Sunday, November 08, 2015

Marxism Goes On Green

"In London they can find no better use for the excretion of four and a half million human beings than to contaminate the Thames with it at heavy expense" - Karl Marx

The socialist task is to feed the world and protect the planet. Marx was scathing of the capitalist economic notion that the air, rivers, seas and soil can be treated as a "free gift of nature" to business."

Today, with climate change threatening life itself, the ecological contradictions of capitalism have reached truly dire proportions. The environmental crisis will undoubtedly play a far larger role in the demise of the system than Marx and Engels realised 150 years ago.

Karl Marx’s analysis of the environment under capitalism shows how saving the planet is inextricably linked to transforming our society. Exploitation, war, hunger and poverty were not problems that could be solved by the market system, he said. Rather, they were inescapable outcomes of the system itself. This is because capitalism is dominated by corporations devoted to profit above all else. According to Marx, capitalism is an economic system profoundly at odds with a sustainable planet. The exploitation of nature is as fundamental to the profit system as the exploitation of working people. Capitalist farming is unsustainable because it inevitably starves the soil of nutrients. It is nothing less than "an art, not only of robbing the labourer, but of robbing the soil" Marx also pointed out that, the development of civilisation and industry in general has always shown itself so active in the destruction of forests that everything that has been done for their conservation and production is completely insignificant in comparison.

Capitalism has created a metabolic rift between human beings and the Earth. Karl Marx came up with the term “metabolic rift” to explain the crack or rift that capitalism has created between social and natural systems, humans and nature. This rift, he claimed, led to the exploitation of the environment and ecological crisis. Marx argued that we humans are all part of nature and he was also the first one who saw social societies as an organism with a metabolism similar to that of humans. The general idea is that disruptions, or interruptions, in natural cycles and processes creates an metabolic rift between nature and social systems which leads to a buildup of waste and in the end to the degradation of our environment. The growth under capitalism of large-scale agriculture and long distance trade only intensifies and extends the rift. Large-scale industry and large-scale mechanised agriculture work together in this destructive process, with industry and commerce supplying agriculture with the means of exhausting the soil. All of this is an expression of the antagonistic relation between town and country under capitalism. As Engels later put it: “The present poisoning of the air, water and land can only be put an end to by the fusion of town and country” under “one single vast plan.” Despite its potential cost to society in terms of increased labor time, he viewed this fusion as “no more and no less utopian than the abolition of the antithesis between capitalist and wage-workers.”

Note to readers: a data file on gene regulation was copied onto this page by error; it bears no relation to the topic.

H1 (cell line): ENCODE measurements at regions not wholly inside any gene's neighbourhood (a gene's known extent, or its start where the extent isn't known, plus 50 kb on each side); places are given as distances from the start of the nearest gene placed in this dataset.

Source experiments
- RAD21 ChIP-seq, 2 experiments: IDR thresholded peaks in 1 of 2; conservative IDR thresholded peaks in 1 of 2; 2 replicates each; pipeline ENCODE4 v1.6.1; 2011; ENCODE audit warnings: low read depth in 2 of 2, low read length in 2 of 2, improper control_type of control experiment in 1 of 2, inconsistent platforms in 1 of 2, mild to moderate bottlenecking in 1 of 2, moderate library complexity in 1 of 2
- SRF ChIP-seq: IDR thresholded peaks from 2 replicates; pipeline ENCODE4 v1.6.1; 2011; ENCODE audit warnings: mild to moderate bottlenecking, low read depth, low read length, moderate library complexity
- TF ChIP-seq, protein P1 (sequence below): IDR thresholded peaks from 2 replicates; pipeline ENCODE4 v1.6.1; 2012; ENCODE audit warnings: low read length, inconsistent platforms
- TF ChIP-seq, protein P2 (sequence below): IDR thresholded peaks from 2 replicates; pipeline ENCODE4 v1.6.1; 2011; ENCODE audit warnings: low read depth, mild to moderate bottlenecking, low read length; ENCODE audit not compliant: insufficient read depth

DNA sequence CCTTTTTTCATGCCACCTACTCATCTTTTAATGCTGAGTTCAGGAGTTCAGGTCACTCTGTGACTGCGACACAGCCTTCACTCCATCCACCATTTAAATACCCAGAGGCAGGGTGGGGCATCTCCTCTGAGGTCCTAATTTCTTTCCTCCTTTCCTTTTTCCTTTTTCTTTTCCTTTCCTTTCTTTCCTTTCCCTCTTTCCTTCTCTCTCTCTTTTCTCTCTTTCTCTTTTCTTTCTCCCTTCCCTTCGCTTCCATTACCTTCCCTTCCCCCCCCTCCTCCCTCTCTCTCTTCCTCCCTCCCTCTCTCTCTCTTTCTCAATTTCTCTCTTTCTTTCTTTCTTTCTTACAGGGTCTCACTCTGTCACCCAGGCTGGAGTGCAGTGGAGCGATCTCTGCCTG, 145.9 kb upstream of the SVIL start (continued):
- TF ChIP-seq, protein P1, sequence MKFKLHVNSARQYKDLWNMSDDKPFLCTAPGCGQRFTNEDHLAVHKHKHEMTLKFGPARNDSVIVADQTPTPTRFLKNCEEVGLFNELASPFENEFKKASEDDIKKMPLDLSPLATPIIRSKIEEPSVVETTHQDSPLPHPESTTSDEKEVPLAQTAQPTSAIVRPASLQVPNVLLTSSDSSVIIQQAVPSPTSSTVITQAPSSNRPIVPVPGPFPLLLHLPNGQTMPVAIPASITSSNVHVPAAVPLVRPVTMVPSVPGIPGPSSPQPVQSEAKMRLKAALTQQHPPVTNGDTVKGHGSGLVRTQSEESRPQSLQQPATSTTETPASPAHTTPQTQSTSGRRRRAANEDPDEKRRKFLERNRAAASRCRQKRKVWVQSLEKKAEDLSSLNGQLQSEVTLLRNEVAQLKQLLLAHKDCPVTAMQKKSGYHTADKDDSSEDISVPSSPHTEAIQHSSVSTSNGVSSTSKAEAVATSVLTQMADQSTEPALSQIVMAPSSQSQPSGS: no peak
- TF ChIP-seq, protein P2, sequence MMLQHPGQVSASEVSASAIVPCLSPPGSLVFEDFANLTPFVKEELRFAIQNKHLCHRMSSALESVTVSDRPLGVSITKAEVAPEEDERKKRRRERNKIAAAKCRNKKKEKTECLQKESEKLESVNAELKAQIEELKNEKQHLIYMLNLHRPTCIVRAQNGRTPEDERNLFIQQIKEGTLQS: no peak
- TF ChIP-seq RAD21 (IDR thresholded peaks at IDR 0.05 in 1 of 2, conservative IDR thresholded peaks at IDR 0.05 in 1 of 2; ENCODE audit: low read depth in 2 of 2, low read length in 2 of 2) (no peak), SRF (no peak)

The market system is incapable of preserving the environment for future generations because it cannot take into account the long-term requirements of people and planet. The competition between individual enterprises and industries to make a profitable return on their investment tends to exclude rational and sustainable planning. Because capitalism promotes the accumulation of capital on a never-ending and always expanding scale it cannot be sustainable. Engels explained this destructive dynamic: